Bill Belichick ‘accepts’ blame for Patriots’ struggles but won’t replace Matt Patricia


Bill Belichick made his bed, and he seems ready to lie in it for the rest of the 2022 season.

In his latest visit with WEEI’s “The Greg Hill Show” Monday after the Patriots’ disappointing offensive performance against the Buffalo Bills last week, Belichick reiterated what he said before the season: any backfiring of the offense due to his appointing Matt Patricia as the primary play-caller would be on him.

“I’m responsible. I’m responsible for our team’s performance, so I accept that,” Belichick said.

But it’s one thing to say that and another to do something about it.

Last Thursday’s loss saw some turmoil start to bubble to the surface with Kendrick Bourne calling out the Patriots’ poor third-down schemes on offense – New England was 3-of-12 on third downs -- and Mac Jones visibly showing his frustrations in an expletive-laden outburst late in the game.

Still, Belichick suggested Monday that any changes to his offensive coaching structure – namely, replacing Patricia with another play-caller – was probably out of the question.

“I think we need to do what we’re doing better,” he said. “I don’t think at this point making a lot of dramatic changes is – it’s too hard to do that. If we can just do consistently what we were doing, we’ll be alright. We just haven’t been able to have enough consistency. It’s not one thing. One time, it’s one thing. Next time, it’s something else. We just have to play and coach more consistently.”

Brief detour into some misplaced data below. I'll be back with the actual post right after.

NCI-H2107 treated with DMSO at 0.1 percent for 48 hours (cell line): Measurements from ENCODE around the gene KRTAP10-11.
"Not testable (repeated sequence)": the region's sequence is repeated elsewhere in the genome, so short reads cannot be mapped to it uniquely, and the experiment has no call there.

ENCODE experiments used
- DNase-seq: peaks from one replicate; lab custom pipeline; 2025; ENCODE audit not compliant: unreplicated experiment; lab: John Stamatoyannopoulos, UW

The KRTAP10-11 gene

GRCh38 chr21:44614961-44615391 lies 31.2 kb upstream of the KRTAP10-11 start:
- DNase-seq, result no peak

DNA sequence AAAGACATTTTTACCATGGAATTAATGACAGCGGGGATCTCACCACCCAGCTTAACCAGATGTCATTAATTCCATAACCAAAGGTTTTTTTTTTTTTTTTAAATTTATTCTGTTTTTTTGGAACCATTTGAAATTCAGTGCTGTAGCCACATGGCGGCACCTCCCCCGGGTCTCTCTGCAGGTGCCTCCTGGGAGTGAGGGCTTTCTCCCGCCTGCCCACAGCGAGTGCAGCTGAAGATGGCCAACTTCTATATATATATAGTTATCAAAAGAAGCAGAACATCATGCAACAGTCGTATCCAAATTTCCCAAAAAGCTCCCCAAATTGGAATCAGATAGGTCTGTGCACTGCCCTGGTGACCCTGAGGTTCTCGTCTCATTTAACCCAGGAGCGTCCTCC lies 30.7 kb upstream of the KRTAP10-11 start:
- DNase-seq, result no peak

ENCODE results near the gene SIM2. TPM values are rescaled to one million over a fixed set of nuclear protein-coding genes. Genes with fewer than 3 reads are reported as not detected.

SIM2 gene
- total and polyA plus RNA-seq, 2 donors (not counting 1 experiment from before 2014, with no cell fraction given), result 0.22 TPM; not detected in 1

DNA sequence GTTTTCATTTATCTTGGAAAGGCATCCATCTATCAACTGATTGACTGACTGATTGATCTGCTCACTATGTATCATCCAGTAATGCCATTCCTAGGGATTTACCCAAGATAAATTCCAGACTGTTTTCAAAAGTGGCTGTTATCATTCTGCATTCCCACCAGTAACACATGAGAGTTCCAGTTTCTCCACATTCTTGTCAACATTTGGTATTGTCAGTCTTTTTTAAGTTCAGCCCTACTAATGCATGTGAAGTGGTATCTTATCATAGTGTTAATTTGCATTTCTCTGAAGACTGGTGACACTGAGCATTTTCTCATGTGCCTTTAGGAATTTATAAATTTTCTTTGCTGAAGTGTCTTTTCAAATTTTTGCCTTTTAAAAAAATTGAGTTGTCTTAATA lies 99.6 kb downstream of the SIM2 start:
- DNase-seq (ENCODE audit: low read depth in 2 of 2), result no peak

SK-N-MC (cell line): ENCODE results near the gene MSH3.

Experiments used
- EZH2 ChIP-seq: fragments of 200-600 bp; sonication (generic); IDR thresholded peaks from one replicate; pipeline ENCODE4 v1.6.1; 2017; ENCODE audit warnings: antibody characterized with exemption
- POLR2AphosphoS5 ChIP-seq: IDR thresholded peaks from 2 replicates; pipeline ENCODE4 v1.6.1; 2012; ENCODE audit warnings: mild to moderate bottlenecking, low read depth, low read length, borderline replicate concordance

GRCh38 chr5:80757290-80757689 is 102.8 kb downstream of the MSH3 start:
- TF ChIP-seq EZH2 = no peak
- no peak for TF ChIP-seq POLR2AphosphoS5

Unfortunately, Belichick’s probably right. Moving away from whatever this routine is with five games left in the season stands a strong probability of making the offense look even more dysfunctional than it already does. For better or worse – almost certainly worse – the Patriots are stuck with Patricia and Co. designing and calling plays for an offense that can’t function against halfway-decent defenses. Executing better might be their only chance to look competent from here on out, and that’s not an encouraging thought.

Perhaps more unfortunate, though, is the fact that Belichick’s promotion of Patricia put them in this position in the first place. Belichick is indeed responsible for the regression that has transpired with Mac Jones and the offense as a whole, and how he repairs that problem will be a matter of exceptional scrutiny this off-season.

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